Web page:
Q&A: Chris Crocetti, director of business development, R.W. Smith’s Southeast region on tabletop accessories
FE&S: What are tabletop accessories?
CC:Tabletop accessories typically encompass all tabletop supplements and complements to the core tabletop categories of china, glass and flatware. However, when specifying these items, operators will include china, glass and flatware with tabletop accessories.
FE&S: Are accessories limited to items permanently on the table?
CC:Every item coming out from the kitchen or bar can be served in something that is considered an accessory. This includes glass plates for sharing salads, slate boards for serving cheese and other showpiece vessels. Accessories would also include condiment service and coffee/tea service. We’re specifying unique and innovative products used to bring food and drink to the table, even in cases where simple white dinnerware is also being used.
FE&S: What are the main goals for today’s tabletop accessories?
CC:These days, tabletop accessories are upscale, encourage interactive dining and are more personal. Restaurants want customers to feel pampered and also interact more with their food and beverages, while keeping their supply budget in line. It’s our responsibility to help our business partners be more profitable in their foodservice operations by introducing them to new products, materials, styles, different colors, unique shapes and various sizes, while recommending various applications. Investing in updated accessories is easier and less costly than completely changing out china. A variety of vessels is crucial to keep competitive in today’s restaurant industry.
FE&S: The tabletop accessory needs of foodservice operators vary so dramatically. What are the main considerations when specifying these items?
CC:Whoever drives the concept, whether it is the chef, manager, food and beverage director, owner or other team member, will determine the vision for the restaurant. Then, we’ll present the accessories that will support how the menu items should play. Is the style progressive or rustic? Was the restaurant inspired by a particular location or time period, such as the South of France or Roaring Twenties? We’ll work on design boards and sample showings together. Smaller plates and side dishes, rather than large proteins and pasta, need to be taken into account. For example, there may be a dish featuring a pork, veal and beef meatball trio that isn’t designed as an entrée, but as an accompaniment. Creative plates can help the foodservice business increase not only sales, but also guest satisfaction and reputation in the marketplace by highlighting appetizers, small plates, sides or accoutrements. We also assist in cost control by recommending vessels that better regulate portion size, keep presentation more consistent and reduce breakage.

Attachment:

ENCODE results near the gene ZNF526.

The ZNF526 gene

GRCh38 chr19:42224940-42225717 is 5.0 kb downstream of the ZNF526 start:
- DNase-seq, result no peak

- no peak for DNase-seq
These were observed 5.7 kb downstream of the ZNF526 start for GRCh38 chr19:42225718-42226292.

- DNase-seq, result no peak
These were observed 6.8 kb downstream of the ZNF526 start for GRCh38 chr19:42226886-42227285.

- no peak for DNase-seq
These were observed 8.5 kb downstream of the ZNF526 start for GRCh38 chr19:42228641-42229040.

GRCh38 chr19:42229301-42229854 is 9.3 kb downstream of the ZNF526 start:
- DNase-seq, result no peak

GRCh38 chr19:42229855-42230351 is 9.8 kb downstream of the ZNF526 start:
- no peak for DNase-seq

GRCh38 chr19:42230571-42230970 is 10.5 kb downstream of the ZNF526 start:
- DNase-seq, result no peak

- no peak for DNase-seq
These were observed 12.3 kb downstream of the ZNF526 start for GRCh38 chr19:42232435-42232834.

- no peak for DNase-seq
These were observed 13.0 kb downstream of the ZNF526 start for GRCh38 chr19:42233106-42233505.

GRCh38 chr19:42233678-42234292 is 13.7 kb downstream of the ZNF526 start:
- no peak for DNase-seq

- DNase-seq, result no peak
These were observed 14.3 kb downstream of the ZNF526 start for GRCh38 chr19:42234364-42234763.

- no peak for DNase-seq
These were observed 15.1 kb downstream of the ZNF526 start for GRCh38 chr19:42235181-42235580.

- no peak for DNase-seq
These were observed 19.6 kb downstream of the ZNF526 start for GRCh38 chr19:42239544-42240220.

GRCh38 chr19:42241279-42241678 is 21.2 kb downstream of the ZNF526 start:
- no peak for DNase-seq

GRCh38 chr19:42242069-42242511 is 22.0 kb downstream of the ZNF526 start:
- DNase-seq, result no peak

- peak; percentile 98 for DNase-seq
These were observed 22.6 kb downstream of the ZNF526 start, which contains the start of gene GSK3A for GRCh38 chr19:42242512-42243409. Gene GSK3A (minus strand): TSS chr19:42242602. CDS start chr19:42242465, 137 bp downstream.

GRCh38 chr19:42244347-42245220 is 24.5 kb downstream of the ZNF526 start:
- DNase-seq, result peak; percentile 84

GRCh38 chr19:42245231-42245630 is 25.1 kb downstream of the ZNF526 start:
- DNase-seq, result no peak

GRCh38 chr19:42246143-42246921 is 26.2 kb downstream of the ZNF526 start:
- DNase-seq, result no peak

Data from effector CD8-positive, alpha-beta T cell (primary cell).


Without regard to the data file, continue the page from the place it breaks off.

FE&S: What are the current material trends withtabletop accessories?
CC:Generally, items are chosen to match or compliment dinnerware and the overall aesthetic of the interior design. Both raw and enameled cast iron is huge right now. Sides or small plates may be served in a terra cotta piece, since this material is making a comeback. These materials are often spiced up with different colors and finishes. Other popular accessory materials are stoneware, raw ware and irons in different tones or colors. Natural and earthy items are crucial to include in the accessories category, like rough woods made from oak and acacia. An increasing number of dining establishments have eschewed white tableware altogether in favor of granite or more natural materials with matte finishes. Copper also is back in style. Dining as theater is showing as well, with some vessels for canapés resembling similar structures that would be used in the circus.
FE&S: How do menu trends impact this segment?
CC:An increasing number of segments, including steakhouses, farm-to-table concepts and other styles are serving side dishes and small plates in vessels different from the core dinnerware. This way, customers can compose their own meal by choosing from a variety of small plates, rather than predesignated items or fully composed dishes. In many cases, the entrée or core plate may be white, and the beans or creamed spinach would be served in a clay pot or iron dish.
FE&S:What are the latest trends in salt and pepper service?
CC:For the most part, basic porcelain or china salt and pepper shakers have been replaced. Now, these items are less likely to stay on tables, since many chefs prefer diners don’t alter the flavor of their dishes with additional seasonings. When these are used, vessels deliver salt and pepper in a more unique way, such as with small bowls and tiny spoons or in compact wooden flip top boxes that contain various types of whole salt blocks and
grinders, for example.